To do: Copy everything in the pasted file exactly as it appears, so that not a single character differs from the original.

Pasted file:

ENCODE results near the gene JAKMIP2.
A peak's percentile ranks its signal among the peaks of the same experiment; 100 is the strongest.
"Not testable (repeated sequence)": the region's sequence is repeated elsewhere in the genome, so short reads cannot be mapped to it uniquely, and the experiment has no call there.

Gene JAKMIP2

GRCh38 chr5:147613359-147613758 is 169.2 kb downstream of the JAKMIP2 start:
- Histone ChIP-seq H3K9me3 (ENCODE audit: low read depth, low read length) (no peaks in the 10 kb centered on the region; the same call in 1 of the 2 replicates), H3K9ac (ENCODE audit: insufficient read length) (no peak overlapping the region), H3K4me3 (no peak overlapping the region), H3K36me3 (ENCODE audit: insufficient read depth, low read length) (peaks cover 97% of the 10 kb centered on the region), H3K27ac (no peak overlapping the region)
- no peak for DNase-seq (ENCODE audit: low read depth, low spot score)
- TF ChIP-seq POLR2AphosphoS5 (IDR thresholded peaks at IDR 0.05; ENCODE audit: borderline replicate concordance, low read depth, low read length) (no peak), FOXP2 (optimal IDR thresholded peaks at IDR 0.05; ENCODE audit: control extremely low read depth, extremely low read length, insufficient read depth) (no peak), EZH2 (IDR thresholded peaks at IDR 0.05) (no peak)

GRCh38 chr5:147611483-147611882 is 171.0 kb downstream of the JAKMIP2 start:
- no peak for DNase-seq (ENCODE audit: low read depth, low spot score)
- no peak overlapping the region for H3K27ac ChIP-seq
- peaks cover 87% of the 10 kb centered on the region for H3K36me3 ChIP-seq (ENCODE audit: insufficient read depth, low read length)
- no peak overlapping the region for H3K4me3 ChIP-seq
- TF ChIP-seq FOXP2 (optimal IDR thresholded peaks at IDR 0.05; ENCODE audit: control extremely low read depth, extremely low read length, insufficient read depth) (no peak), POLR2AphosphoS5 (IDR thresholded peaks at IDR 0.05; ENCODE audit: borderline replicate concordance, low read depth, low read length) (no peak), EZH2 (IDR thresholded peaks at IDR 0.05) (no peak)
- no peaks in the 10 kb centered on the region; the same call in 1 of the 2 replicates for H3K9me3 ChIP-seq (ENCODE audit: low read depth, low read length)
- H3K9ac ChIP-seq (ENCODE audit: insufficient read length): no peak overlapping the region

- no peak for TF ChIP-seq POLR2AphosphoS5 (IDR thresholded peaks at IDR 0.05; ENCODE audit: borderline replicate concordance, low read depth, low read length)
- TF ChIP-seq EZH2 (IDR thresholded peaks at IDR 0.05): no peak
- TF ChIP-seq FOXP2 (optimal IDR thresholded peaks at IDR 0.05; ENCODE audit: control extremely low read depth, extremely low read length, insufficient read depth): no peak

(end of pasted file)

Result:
ENCODE results near the gene JAKMIP2.
A peak's percentile ranks its signal among the peaks of the same experiment; 100 is the strongest.
"Not testable (repeated sequence)": the region's sequence is repeated elsewhere in the genome, so short reads cannot be mapped to it uniquely, and the experiment has no call there.

Gene JAKMIP2

GRCh38 chr5:147613359-147613758 is 169.2 kb downstream of the JAKMIP2 start:
- Histone ChIP-seq H3K9me3 (ENCODE audit: low read depth, low read length) (no peaks in the 10 kb centered on the region; the same call in 1 of the 2 replicates), H3K9ac (ENCODE audit: insufficient read length) (no peak overlapping the region), H3K4me3 (no peak overlapping the region), H3K36me3 (ENCODE audit: insufficient read depth, low read length) (peaks cover 97% of the 10 kb centered on the region), H3K27ac (no peak overlapping the region)
- no peak for DNase-seq (ENCODE audit: low read depth, low spot score)
- TF ChIP-seq POLR2AphosphoS5 (IDR thresholded peaks at IDR 0.05; ENCODE audit: borderline replicate concordance, low read depth, low read length) (no peak), FOXP2 (optimal IDR thresholded peaks at IDR 0.05; ENCODE audit: control extremely low read depth, extremely low read length, insufficient read depth) (no peak), EZH2 (IDR thresholded peaks at IDR 0.05) (no peak)

GRCh38 chr5:147611483-147611882 is 171.0 kb downstream of the JAKMIP2 start:
- no peak for DNase-seq (ENCODE audit: low read depth, low spot score)
- no peak overlapping the region for H3K27ac ChIP-seq
- peaks cover 87% of the 10 kb centered on the region for H3K36me3 ChIP-seq (ENCODE audit: insufficient read depth, low read length)
- no peak overlapping the region for H3K4me3 ChIP-seq
- TF ChIP-seq FOXP2 (optimal IDR thresholded peaks at IDR 0.05; ENCODE audit: control extremely low read depth, extremely low read length, insufficient read depth) (no peak), POLR2AphosphoS5 (IDR thresholded peaks at IDR 0.05; ENCODE audit: borderline replicate concordance, low read depth, low read length) (no peak), EZH2 (IDR thresholded peaks at IDR 0.05) (no peak)
- no peaks in the 10 kb centered on the region; the same call in 1 of the 2 replicates for H3K9me3 ChIP-seq (ENCODE audit: low read depth, low read length)
- H3K9ac ChIP-seq (ENCODE audit: insufficient read length): no peak overlapping the region

- no peak for TF ChIP-seq POLR2AphosphoS5 (IDR thresholded peaks at IDR 0.05; ENCODE audit: borderline replicate concordance, low read depth, low read length)
- TF ChIP-seq EZH2 (IDR thresholded peaks at IDR 0.05): no peak
- TF ChIP-seq FOXP2 (optimal IDR thresholded peaks at IDR 0.05; ENCODE audit: control extremely low read depth, extremely low read length, insufficient read depth): no peak